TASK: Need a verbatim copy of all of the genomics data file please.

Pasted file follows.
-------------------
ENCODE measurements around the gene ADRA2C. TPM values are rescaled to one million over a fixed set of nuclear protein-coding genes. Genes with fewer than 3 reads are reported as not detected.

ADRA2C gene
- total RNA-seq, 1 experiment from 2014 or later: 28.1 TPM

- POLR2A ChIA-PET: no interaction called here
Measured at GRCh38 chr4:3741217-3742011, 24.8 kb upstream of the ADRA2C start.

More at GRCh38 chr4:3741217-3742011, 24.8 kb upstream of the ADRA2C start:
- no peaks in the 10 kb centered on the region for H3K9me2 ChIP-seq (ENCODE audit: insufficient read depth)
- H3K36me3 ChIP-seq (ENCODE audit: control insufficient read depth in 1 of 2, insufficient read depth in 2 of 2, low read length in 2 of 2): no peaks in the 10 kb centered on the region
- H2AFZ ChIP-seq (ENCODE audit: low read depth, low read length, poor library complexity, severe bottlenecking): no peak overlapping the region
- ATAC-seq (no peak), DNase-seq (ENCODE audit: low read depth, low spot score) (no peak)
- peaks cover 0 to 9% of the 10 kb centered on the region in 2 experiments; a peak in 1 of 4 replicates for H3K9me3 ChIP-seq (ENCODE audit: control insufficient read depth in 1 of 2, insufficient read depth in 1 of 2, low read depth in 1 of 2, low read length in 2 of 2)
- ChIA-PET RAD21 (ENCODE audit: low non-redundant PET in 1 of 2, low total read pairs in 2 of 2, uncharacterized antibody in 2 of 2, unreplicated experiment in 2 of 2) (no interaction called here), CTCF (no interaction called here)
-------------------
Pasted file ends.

ENCODE measurements around the gene ADRA2C. TPM values are rescaled to one million over a fixed set of nuclear protein-coding genes. Genes with fewer than 3 reads are reported as not detected.

ADRA2C gene
- total RNA-seq, 1 experiment from 2014 or later: 28.1 TPM

- POLR2A ChIA-PET: no interaction called here
Measured at GRCh38 chr4:3741217-3742011, 24.8 kb upstream of the ADRA2C start.

More at GRCh38 chr4:3741217-3742011, 24.8 kb upstream of the ADRA2C start:
- no peaks in the 10 kb centered on the region for H3K9me2 ChIP-seq (ENCODE audit: insufficient read depth)
- H3K36me3 ChIP-seq (ENCODE audit: control insufficient read depth in 1 of 2, insufficient read depth in 2 of 2, low read length in 2 of 2): no peaks in the 10 kb centered on the region
- H2AFZ ChIP-seq (ENCODE audit: low read depth, low read length, poor library complexity, severe bottlenecking): no peak overlapping the region
- ATAC-seq (no peak), DNase-seq (ENCODE audit: low read depth, low spot score) (no peak)
- peaks cover 0 to 9% of the 10 kb centered on the region in 2 experiments; a peak in 1 of 4 replicates for H3K9me3 ChIP-seq (ENCODE audit: control insufficient read depth in 1 of 2, insufficient read depth in 1 of 2, low read depth in 1 of 2, low read length in 2 of 2)
- ChIA-PET RAD21 (ENCODE audit: low non-redundant PET in 1 of 2, low total read pairs in 2 of 2, uncharacterized antibody in 2 of 2, unreplicated experiment in 2 of 2) (no interaction called here), CTCF (no interaction called here)